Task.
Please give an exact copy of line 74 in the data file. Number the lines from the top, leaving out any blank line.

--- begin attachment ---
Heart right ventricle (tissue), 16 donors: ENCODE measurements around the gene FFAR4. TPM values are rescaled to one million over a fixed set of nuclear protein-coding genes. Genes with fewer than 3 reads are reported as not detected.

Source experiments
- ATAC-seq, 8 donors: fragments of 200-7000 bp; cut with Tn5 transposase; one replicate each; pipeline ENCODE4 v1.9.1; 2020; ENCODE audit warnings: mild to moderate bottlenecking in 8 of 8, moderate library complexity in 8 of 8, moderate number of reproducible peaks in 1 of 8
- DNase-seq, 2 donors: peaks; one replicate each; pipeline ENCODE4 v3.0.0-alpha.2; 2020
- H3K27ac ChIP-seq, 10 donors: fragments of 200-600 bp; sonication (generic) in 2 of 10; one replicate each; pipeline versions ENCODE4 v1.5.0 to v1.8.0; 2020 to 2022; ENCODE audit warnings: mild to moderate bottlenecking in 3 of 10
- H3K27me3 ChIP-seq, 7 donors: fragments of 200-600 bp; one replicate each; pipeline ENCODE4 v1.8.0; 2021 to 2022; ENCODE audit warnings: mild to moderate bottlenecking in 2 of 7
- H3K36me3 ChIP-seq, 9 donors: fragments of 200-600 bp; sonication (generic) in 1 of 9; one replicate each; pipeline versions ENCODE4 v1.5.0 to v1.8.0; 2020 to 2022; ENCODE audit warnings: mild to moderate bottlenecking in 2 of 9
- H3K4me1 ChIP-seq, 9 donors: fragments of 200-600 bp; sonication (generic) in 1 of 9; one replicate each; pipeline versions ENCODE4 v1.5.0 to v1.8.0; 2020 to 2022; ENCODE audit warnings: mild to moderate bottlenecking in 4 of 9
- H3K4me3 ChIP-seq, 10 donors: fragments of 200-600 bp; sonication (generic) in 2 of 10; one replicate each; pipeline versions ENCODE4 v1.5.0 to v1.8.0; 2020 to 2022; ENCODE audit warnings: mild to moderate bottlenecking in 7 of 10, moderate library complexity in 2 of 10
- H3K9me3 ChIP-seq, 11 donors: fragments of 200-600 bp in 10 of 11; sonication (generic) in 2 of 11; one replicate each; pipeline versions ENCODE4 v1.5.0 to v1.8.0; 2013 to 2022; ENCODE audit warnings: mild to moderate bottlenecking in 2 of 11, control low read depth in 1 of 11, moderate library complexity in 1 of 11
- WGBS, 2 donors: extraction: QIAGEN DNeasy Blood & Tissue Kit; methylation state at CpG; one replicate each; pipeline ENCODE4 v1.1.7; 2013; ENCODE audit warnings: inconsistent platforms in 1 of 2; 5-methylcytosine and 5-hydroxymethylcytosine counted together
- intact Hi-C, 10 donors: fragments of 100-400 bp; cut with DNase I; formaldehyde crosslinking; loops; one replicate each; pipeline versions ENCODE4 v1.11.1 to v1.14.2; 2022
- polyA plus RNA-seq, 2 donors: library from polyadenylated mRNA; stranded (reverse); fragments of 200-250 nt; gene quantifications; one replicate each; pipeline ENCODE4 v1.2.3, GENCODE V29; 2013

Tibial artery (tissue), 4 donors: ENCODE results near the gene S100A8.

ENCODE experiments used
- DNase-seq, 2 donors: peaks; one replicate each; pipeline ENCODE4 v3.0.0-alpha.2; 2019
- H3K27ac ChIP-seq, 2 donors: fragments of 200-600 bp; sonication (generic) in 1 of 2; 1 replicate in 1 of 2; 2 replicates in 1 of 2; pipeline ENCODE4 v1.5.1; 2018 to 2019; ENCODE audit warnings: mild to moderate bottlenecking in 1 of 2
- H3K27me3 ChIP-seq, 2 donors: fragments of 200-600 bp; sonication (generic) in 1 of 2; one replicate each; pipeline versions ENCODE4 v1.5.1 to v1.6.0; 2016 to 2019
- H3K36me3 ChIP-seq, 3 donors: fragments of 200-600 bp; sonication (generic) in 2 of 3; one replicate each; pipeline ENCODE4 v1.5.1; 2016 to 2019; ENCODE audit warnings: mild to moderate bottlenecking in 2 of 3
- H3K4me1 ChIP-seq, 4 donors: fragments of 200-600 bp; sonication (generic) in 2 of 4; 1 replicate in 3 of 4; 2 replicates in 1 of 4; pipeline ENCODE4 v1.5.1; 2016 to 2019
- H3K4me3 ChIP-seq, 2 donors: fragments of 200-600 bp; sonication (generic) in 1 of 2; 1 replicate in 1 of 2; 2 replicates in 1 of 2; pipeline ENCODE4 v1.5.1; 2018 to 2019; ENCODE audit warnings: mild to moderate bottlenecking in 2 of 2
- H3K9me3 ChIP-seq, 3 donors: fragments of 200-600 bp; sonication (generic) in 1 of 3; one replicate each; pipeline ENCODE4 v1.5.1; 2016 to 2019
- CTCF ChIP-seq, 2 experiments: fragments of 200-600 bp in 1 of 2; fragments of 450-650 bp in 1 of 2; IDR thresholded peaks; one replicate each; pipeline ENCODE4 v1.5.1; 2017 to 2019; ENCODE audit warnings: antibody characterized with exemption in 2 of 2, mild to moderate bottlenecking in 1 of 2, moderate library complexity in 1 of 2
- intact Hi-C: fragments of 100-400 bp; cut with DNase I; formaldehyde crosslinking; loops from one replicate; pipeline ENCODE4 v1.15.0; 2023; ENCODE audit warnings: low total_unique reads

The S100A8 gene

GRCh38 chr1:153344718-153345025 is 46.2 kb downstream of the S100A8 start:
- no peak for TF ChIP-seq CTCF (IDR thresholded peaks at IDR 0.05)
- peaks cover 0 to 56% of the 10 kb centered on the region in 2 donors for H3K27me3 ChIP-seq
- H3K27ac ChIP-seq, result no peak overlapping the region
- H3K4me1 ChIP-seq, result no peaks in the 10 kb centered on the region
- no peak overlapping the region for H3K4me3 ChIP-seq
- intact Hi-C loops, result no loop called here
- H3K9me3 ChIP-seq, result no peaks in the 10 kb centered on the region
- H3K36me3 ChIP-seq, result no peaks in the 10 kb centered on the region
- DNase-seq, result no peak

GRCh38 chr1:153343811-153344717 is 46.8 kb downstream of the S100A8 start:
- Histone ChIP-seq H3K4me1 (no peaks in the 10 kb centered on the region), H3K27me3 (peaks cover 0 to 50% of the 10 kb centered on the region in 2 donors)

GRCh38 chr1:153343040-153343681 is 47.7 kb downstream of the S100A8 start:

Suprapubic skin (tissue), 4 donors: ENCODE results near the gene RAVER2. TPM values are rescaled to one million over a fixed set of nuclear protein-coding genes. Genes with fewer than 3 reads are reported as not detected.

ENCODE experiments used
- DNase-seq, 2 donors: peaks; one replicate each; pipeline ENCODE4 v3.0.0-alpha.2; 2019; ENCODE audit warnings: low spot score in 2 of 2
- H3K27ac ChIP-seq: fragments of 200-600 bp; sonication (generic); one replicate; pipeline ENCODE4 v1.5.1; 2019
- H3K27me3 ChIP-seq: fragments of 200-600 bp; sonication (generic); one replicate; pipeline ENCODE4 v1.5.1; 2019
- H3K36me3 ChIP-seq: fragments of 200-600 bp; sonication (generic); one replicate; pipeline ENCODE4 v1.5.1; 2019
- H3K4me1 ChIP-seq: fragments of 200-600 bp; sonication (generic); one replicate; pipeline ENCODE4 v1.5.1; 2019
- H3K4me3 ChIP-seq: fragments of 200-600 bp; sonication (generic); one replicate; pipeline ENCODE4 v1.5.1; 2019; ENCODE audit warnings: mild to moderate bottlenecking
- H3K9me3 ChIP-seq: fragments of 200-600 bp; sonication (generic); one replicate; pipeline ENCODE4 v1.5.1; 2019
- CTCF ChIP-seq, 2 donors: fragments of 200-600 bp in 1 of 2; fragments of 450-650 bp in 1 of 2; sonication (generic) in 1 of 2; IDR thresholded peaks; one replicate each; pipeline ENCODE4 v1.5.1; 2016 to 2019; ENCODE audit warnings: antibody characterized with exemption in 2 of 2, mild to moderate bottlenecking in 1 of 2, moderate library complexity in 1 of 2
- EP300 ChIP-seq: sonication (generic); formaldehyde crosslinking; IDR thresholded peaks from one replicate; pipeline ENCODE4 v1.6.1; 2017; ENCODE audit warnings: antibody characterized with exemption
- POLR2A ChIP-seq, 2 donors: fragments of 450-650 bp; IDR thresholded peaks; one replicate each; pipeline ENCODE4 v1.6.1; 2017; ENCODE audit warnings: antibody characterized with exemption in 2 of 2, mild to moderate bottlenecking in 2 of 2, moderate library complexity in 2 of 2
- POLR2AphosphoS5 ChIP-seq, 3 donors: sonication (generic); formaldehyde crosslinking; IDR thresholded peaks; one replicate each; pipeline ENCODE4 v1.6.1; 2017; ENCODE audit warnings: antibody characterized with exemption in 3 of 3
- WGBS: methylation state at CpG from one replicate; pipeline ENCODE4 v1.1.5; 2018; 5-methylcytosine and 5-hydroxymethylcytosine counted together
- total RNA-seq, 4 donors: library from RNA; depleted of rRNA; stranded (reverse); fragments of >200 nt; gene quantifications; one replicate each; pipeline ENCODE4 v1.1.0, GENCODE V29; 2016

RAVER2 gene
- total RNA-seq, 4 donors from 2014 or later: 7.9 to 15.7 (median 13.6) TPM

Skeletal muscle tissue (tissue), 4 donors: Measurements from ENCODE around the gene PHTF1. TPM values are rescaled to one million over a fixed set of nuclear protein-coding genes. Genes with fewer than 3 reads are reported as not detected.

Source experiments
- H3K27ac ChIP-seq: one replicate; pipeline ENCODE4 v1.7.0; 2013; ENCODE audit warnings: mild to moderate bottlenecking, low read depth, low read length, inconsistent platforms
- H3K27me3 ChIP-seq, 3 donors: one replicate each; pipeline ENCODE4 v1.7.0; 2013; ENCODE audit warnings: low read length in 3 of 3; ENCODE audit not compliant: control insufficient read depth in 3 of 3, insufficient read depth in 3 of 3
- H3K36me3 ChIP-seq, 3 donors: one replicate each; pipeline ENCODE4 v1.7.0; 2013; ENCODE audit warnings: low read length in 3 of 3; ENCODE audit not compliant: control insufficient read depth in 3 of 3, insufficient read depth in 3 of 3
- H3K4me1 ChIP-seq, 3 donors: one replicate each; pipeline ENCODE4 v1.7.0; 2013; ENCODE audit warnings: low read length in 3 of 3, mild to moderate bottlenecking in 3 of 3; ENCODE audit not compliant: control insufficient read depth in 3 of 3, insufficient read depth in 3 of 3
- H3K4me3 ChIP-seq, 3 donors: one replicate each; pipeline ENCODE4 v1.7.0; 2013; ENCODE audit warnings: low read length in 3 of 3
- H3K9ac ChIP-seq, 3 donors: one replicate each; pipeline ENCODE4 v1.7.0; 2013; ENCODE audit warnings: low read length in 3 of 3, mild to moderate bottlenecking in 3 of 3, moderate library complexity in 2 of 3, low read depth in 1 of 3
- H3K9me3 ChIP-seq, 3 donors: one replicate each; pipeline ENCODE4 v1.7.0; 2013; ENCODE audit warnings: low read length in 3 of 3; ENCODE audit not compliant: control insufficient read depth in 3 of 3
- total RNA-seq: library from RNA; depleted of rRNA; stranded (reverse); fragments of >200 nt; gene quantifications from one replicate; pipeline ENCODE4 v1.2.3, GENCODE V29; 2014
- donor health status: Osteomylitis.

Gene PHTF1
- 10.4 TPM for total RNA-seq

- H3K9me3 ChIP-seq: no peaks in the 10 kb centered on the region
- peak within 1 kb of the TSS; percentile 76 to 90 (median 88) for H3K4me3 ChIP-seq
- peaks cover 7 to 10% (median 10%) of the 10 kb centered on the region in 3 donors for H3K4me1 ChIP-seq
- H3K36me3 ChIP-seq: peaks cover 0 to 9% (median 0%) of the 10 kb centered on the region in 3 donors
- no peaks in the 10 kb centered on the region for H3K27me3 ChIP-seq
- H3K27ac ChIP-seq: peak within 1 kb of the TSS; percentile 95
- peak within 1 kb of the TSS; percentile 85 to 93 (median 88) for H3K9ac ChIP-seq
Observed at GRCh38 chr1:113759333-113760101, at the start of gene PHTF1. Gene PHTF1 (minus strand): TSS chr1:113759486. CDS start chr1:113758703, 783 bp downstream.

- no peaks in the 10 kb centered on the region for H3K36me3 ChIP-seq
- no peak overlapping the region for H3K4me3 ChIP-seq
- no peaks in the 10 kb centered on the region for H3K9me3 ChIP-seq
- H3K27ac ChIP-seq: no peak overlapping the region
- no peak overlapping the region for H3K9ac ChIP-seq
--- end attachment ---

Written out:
- H3K27ac ChIP-seq: peak within 1 kb of the TSS; percentile 95